V.I.S.I.T.: A Clean 'Teener – Porsche 914


After Rob showcased the ignominious fate suffered by a 914 in his post yesterday, I saw this gorgeously original 1976 model parked across the street from my office around lunchtime. I have had a long and tumultuous history with Porsche’s little two-seater, and It has usually been worth remembering. In my opinion, the 914 was far ahead of its time in styling, driveability, and handling performance. While a bit on the slow side, I’ve always been of the opinion that it is more fun to drive a slow car fast than to drive a fast car slow [We all are -KK]. If they would do something about that engine, it might just be the perfect car.

The large rubber bumpers on this particular model have never quite been to my taste, but somehow against this beautiful Malaga Red paint, they seem to work out okay. The black vinyl of the targa sail panel, the black fiberglass top, black rocker panels, and black rubber bumpers all conspire to make the small car look even smaller and about as dainty as a box-edged design can appear. While not what I would call “classically beautiful”, the 914’s design is somewhat strange, but purely striking. When it was first shown in 1969, the design was quite abnormal, almost alien, among the sports car market. It certainly stood out in a crowd then, and it continues to do so today.


As mentioned before, that VW sourced engine is a bit underpowered, especially for the increased weight that the later models received. Without laying under the car to inspect things further, I couldn’t tell if the car was equipped with the 85 horsepower 1.8 liter, or the 100 horsepower 2.0 liter, but either way, it could stand a bit of a bump in power. I’ve never really liked the Type 4 engines found in these cars, as I find the exhaust note annoying, and they are not really built to rev like a sports car engine should. That said, the balance, connectivity, and pure joy of driving a 914 definitely outweighs the negatives provided by the engine. Go for a drive, you’ll see what I mean.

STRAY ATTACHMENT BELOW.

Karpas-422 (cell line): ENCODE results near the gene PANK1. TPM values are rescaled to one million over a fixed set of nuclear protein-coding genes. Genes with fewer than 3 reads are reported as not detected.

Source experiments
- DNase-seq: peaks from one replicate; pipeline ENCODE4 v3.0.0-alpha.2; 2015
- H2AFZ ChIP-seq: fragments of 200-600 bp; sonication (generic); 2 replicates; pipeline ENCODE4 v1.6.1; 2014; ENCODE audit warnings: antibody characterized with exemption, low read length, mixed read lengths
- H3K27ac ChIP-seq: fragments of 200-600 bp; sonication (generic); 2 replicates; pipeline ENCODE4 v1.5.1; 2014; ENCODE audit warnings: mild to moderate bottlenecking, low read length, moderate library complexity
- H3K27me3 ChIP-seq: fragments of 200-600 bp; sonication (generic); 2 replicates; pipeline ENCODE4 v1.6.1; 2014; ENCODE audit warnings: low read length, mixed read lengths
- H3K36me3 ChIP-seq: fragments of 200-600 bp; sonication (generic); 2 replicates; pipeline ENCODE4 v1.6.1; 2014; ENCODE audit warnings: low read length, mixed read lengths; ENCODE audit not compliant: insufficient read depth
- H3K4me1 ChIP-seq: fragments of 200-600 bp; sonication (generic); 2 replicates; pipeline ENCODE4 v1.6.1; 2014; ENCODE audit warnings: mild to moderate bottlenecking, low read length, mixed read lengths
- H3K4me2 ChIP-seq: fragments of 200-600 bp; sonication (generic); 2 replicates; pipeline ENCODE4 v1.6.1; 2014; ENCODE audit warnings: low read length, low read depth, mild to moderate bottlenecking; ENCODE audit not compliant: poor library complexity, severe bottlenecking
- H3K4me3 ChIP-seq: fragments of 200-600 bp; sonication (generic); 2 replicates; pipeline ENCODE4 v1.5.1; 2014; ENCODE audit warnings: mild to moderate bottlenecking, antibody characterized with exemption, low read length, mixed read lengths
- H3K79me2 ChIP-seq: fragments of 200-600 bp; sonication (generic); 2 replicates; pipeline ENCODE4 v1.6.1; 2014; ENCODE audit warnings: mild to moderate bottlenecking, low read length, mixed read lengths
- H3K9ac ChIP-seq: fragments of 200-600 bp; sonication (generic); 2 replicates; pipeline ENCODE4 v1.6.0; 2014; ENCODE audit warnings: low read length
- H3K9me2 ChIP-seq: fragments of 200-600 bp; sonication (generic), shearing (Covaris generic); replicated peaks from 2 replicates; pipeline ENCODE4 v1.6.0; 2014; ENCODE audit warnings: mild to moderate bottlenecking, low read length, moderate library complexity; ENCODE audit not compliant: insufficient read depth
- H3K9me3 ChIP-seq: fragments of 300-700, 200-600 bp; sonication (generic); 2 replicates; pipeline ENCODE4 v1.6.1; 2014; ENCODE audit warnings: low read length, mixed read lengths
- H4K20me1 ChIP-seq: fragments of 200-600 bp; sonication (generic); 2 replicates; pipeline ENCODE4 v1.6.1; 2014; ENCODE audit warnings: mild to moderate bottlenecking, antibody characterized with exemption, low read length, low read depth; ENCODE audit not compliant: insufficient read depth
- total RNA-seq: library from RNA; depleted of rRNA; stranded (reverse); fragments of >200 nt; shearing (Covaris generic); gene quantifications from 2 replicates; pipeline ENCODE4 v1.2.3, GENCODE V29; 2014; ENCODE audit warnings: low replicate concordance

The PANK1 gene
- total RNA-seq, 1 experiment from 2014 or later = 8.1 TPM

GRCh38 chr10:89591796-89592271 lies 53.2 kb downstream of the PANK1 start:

I’ve always imagined that it would be interesting to run one of these with a slightly warmed over Type 1 derived engine, perhaps to the tune of 110 or 120 horsepower.  While a 6-cylinder swap is typical, and even V8 swaps seem normal, I dare to be different…  Then again, I’ve always thought a rotary would be pretty fun in one of these.

Were this my car, I’d probably have to ditch the heavy bumpers in favor of some backdated chrome pieces. I’d lose the USA mandated side markers, and slap on a set of “GT” fender flares (not the nasty boxed ones on the junkyard car from yesterday), and set it on some wide vintage gold Campagnolo wheels and Avon racing tires. With plenty of room available in either trunk, and a reasonably comfortable driving position, this could be a great car for everything from long highway trips to weekend drives in the mountains.

In what flavor would you want your 914?

Note 1:Photographs were taken with my abysmal and aging Motorola cellular telephone. I really need to start bringing my SLR everywhere I go. Maybe things would have turned out better if I’d taken more than 2 pictures of the car. Poor judgement and terrible photography cannot be made up for with cheap instagram filters, and for that I apologize.

Note 2: While ‘Teener is a term among owners and enthusiasts to refer to the Porsche 914, it is apparently also a slang term for “half an 8-ball” (ie. a 16th of an ounce) of some forms of illicit drugs. Either way, I’d rate the Porsche as more addictive, and probably a better value for your adrenaline seeking money.

All images ©2014 Hooniverse/Bradley C. Brownell, All Rights Reserved.

Bradley C. Brownell is an Editor with Hooniverse.com, but he also contributes to his own site “BavarianDrive“. Head over there for more of his work.

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